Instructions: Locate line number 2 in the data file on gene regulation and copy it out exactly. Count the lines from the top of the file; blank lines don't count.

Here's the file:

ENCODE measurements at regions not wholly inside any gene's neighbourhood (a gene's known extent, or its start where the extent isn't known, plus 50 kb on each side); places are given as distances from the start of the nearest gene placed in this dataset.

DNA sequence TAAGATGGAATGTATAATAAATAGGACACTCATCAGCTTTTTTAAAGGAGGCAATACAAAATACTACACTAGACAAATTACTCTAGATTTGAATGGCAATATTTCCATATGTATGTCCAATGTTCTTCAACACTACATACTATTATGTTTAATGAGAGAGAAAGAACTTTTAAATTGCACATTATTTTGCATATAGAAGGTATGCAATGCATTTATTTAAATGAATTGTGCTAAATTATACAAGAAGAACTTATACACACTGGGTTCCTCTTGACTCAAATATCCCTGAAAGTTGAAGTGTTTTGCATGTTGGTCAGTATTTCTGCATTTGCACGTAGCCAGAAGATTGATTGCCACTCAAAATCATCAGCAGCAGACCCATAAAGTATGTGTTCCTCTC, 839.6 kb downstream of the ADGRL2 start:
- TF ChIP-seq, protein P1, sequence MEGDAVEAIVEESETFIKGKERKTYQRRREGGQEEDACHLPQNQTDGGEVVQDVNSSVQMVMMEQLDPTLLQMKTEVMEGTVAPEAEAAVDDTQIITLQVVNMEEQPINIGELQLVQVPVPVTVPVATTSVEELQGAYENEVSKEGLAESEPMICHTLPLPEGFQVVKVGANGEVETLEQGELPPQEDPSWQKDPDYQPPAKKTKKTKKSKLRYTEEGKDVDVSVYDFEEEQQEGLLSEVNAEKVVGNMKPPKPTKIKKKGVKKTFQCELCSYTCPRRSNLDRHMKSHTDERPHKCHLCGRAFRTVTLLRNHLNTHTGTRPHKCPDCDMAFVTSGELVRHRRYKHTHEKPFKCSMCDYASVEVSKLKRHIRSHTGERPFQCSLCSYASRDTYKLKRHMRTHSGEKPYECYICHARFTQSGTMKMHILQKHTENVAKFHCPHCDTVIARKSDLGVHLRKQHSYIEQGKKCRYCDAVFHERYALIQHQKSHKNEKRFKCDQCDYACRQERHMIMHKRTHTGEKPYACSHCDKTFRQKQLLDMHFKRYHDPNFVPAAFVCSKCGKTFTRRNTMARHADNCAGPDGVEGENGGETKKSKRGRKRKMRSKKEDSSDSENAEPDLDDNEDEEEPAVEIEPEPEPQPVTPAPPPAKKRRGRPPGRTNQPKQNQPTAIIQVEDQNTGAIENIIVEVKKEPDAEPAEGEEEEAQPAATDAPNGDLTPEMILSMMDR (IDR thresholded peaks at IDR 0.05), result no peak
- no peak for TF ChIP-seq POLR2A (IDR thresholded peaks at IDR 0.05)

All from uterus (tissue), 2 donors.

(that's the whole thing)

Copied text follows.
DNA sequence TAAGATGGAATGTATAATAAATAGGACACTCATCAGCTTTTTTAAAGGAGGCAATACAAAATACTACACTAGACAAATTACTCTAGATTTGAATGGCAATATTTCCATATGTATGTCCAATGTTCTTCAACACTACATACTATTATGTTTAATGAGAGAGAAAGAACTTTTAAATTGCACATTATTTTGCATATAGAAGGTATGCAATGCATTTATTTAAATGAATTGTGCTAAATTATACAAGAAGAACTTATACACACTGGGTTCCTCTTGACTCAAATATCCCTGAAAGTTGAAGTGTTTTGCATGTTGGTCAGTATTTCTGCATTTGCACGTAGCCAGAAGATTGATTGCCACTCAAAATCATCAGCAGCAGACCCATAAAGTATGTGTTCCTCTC, 839.6 kb downstream of the ADGRL2 start: